Caccia-Birch House (previously: Nannestad Homestead, Woodhey, Vice-Regal Residence, The Convalescent Home for Women of the Services) is a New Zealand colonial homestead and a Heritage New Zealand Category I Historic Place. It is located at 130 Te Awe Awe Street in the city of Palmerston North. Completed in 1892, it is named after William Caccia Birch and his wife Maude, who gifted the property to the government in 1941.
|Address||112-130 Te Awe Awe Street, Palmerston North|
|Town or city||Palmerston North|
|Named for||William Caccia-Birch|
|Owner||Palmerston North City Council|
|Design and construction|
|Architect||Ludolph Georg West|
The property, owned by Palmerston North City Council, is administered by the Caccia Birch Trust Board, and operates as a conference and events venue on a cost-recovery basis. The Coach House Museum includes photos of the property's previous owners.
The dwelling was designed by Danish-born architect Ludolph Georg West for Norwegian settler Jacob Nannestad and his wife Anna. In 1903, Englishman John Henderson Pollock Strang and his wife Mary purchased the property and named it "Woodhey". It became the temporary residence of the Governor-General of New Zealand, Lord Plunket, after a 1907 fire destroyed Parliament buildings. In 1921, Caccia Birch purchased the property. In the 1930s, a portion of the property, the Hokowhitu Lagoon, was given to the Palmerston North City Council while the rest of the property was given to the government in 1941. The Caccia Birch House was used by the military during the Second World War and subsequently became a convalescent home for servicewomen and nurses. It was used as an educational institution during the period from 1960 to 1976. In 1983, it was given to the city council. The Caccia Birch Trust Board was formed in 1989, and in 1992, it was turned into a conference and function centre.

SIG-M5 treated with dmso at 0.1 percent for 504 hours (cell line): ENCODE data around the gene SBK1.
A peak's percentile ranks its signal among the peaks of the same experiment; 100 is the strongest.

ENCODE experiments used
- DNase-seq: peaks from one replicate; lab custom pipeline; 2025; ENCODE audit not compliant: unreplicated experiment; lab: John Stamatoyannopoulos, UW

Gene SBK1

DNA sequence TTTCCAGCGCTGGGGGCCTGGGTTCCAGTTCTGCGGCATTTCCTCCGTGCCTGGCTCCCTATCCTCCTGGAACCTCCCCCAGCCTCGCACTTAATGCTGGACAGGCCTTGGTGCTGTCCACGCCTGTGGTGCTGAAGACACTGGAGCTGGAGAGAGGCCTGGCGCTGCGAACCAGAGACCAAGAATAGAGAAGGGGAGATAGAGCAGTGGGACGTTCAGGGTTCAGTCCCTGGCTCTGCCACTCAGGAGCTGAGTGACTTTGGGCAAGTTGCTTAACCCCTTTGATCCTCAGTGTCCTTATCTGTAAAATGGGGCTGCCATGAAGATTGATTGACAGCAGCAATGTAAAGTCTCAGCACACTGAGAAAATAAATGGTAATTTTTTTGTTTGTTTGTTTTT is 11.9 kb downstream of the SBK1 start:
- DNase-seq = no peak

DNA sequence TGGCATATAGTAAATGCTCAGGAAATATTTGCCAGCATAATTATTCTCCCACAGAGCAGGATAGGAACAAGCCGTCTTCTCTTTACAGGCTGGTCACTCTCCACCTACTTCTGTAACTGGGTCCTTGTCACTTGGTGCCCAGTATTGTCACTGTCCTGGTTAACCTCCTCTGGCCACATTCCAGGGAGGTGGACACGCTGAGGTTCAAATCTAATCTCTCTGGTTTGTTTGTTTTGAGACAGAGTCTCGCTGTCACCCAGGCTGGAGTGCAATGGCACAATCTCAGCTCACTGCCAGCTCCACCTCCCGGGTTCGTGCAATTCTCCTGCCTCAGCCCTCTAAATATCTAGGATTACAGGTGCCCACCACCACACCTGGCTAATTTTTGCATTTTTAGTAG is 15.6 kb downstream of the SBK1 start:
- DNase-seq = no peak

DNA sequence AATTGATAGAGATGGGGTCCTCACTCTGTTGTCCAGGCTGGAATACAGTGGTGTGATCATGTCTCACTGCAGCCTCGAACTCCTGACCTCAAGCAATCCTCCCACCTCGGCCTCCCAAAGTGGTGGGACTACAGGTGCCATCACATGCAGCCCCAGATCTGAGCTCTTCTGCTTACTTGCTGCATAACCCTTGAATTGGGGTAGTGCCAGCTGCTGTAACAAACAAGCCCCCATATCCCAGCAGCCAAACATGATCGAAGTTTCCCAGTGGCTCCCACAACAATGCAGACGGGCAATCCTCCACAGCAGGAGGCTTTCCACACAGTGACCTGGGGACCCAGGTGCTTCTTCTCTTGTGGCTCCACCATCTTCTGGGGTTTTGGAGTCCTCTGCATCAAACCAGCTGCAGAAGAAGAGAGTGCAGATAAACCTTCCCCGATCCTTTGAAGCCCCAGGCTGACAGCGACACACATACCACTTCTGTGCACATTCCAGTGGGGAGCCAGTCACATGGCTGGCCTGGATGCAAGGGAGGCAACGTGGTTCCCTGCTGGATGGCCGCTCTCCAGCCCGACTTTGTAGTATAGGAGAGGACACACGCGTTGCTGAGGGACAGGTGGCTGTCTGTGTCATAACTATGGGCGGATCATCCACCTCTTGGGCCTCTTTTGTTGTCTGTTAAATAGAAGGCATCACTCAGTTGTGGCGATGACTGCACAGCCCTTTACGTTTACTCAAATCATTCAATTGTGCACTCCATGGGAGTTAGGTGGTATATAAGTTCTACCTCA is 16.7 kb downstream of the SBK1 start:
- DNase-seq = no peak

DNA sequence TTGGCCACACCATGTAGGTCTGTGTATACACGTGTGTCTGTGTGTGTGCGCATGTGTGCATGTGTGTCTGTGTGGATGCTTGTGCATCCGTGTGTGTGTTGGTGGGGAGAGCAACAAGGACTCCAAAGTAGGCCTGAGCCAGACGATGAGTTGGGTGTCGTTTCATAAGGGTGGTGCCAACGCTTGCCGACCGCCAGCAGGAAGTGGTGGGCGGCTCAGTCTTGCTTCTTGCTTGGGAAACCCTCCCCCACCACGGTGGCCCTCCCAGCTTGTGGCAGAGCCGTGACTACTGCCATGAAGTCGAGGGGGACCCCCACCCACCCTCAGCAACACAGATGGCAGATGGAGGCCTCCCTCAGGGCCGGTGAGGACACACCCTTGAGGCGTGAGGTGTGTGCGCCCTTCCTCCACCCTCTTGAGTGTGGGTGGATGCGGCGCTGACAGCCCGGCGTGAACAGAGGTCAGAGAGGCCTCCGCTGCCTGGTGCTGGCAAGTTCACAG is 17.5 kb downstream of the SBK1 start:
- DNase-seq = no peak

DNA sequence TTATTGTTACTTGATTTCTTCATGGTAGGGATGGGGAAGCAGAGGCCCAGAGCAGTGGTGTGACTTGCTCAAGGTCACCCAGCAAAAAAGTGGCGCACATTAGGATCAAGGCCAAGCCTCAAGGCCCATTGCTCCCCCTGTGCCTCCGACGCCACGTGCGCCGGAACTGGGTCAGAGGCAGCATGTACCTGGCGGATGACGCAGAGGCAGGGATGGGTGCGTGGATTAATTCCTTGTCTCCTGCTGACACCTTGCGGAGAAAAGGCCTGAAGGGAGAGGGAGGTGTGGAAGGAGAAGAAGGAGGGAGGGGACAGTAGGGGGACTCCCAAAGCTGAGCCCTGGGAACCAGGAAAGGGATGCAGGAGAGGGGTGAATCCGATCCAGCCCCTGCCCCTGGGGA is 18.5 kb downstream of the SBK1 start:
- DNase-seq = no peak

The original property included a part of the Hokowhitu (Centennial) Lagoon. It is currently a 3 acres (1.2 ha) public property that overlooks the lagoon. It is 10 minutes from the airport.
The original Nannestad building was a two-storey dwelling constructed of native timber weatherboard with a corrugated iron roof and the exterior is of sunburst style. After 1903, two conservatories, two nurseries, servants’ quarters, and a coach house were added by Strang. Lord Plunket added a billiard room, now named the Lord Plunket Room, as well as extra servants quarters that were subsequently demolished.
The property includes a paved, sunken rose garden. It features a 100-year-old wisteria, as well as an American tulip tree, a Himalayan cedar, elms, and magnolias. The Manawatu Tree Trust planted native shrubs in the garden.
Located in a residential area, the property can be rented for functions.
- "Caccia-Birch (Public Building)". Heritage New Zealand. Retrieved 2 August 2021.
- Manawatu Branch of the New Zealand Historic Places Trust Pouhere Taonga (2007). "Caccia Birch House". New Zealand Historic Places Trust. pp. 1–2. Retrieved 1 March 2011.
- "View all gardens - Caccia Birch House". Gardens to Visit. 2010. Retrieved 1 March 2011.
- "Caccia Birch House". www.caccia-birch.co.nz. Retrieved 1 March 2011.
- "Functions at Caccia Birch House". pncc.govt.nz. Retrieved 1 March 2011.
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